The Great Depression by Gage Hammonds - Ourboox.com
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The Great Depression

  • Joined Apr 2016
  • Published Books 1

Herbert Hoover

The stock market crashed in October 1929, less than eight months into Herbert Hoover’s presidency. Hoover thought that the crash was part of a passing recession. Hoover worked excessively trying to fix the economy. He founded government agencies, encouraged labor harmony, supported local aid for public works, fostered cooperation between government and business in order to stabilize prices, and struggled to balance the budget. His worked focused on indirect relief from individual states and the private sector.  As the Depression grew worse, calls grew for increased federal government mediation and spending. Hoover refused to involve the government and give direct aid to citizens. He asserted that he cared for common Americans too much to destroy the country’s foundations with deficits and socialist institutions. He was defeated by Franklin D. Roosevelt in 1932.

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Hoovervilles

Hoovervilles are shantytowns built by unemployed and destitute people during the Depression of the early 1930s. Shantytowns appeared across the United States as unemployed citizens were evicted from their homes. As the Depression worsened, millions of Americans were faced with severe hardships, many looked to the federal government for help. When the government failed to provide relief, President Herbert Hoover was blamed for the unbearable economic and social conditions. The shantytowns became known as Hoovervilles.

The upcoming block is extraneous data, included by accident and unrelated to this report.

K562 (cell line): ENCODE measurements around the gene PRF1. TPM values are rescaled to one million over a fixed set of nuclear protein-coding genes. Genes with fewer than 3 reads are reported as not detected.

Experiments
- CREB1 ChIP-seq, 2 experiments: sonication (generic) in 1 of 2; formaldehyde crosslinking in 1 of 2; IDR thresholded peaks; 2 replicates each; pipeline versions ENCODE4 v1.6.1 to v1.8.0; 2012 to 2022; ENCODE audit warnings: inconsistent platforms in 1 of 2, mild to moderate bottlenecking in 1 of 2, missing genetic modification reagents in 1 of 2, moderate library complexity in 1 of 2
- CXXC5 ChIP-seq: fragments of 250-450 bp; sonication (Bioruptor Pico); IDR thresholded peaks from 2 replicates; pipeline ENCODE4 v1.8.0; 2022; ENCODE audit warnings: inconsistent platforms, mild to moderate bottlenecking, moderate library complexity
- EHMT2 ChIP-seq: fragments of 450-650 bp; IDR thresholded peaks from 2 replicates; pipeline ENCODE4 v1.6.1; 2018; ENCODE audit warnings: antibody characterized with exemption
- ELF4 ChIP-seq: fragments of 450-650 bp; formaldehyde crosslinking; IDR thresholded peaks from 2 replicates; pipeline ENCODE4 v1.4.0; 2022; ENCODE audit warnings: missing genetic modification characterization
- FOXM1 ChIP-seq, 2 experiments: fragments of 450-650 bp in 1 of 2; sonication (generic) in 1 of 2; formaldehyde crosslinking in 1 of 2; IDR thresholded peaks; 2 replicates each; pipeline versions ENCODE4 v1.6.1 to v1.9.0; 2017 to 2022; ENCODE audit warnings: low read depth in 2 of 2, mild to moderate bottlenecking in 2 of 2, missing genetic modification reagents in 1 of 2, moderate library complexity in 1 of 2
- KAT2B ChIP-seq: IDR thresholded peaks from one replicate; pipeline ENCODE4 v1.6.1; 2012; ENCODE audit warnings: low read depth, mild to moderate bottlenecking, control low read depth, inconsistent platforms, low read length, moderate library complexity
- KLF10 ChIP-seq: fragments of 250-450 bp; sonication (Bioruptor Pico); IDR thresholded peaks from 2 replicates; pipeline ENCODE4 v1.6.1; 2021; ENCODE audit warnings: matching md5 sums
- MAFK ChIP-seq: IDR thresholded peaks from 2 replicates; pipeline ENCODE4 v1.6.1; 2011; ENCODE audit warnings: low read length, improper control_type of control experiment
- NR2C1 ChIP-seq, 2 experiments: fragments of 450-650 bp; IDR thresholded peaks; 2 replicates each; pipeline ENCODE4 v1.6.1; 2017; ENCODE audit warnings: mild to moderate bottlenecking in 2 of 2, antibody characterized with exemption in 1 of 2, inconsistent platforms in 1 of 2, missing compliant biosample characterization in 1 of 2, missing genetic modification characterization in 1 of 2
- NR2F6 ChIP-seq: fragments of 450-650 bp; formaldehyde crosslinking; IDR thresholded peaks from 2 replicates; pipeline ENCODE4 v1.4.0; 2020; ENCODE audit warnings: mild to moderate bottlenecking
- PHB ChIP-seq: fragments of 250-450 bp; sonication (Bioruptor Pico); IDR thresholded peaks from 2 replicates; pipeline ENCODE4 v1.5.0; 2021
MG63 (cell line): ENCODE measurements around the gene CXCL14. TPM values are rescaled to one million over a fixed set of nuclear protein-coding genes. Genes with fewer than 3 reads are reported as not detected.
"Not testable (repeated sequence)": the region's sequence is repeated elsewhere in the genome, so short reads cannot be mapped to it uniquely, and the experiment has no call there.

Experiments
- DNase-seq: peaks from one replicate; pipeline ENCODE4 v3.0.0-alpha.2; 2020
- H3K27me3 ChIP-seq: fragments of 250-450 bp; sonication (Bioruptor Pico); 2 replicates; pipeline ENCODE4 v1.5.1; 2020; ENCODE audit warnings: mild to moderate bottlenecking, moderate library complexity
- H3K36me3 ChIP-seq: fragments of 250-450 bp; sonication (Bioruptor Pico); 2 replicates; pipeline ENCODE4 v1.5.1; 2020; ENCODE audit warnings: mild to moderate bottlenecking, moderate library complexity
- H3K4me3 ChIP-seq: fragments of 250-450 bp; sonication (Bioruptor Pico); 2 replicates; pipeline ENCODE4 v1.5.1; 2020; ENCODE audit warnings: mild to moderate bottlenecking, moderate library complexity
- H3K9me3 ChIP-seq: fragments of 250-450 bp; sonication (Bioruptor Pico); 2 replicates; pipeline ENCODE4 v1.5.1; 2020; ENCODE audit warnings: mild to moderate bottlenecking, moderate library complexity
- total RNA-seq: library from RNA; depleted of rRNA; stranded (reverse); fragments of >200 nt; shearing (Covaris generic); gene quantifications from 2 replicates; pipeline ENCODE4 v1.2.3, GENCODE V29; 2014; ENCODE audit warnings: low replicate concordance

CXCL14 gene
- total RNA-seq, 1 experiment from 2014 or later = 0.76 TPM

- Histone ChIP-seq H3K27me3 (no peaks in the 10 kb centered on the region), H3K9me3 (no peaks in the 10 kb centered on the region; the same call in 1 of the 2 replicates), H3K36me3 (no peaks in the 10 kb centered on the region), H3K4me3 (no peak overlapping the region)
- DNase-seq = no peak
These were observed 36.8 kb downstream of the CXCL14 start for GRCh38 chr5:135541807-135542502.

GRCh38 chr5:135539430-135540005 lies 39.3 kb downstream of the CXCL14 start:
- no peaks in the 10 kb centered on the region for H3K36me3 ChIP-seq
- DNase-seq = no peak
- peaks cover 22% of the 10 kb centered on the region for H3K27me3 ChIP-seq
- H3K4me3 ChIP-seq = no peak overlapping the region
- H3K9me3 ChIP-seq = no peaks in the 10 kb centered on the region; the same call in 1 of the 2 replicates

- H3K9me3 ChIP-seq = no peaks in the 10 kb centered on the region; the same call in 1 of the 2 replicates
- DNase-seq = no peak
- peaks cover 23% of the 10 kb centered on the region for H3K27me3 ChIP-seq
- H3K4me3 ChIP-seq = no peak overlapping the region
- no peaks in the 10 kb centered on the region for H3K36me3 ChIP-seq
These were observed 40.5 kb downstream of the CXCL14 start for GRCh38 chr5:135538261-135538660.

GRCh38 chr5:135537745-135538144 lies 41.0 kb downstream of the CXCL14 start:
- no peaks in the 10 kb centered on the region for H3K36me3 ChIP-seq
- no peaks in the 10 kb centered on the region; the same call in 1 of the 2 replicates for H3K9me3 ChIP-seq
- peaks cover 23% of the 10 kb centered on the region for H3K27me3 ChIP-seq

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The New Deal

The New Deal was a series of programs put in play in the United States between 1933 and 1938. They included both laws passed by Congress well as presidential executive orders during the first term of President Franklin D. Roosevelt. It aimed to restore some measure of dignity and prosperity to many Americans. Roosevelt’s New Deal permanently changed the federal government’s relationship to the U.S. populace. The New Deal employed millions in new government programs, provided social insurance programs to aid elders, and caused the government to take a more active role in the economy.

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Fireside Chats

From March 1933 to June 1944, Roosevelt addressed the American people in some 30 speeches broadcast via radio, speaking on a variety of topics from banking to unemployment to fighting fascism in Europe. Millions of people enjoyed these speeches because they found comfort in them and they renewed their confidence. These speeches became known as fireside chats.

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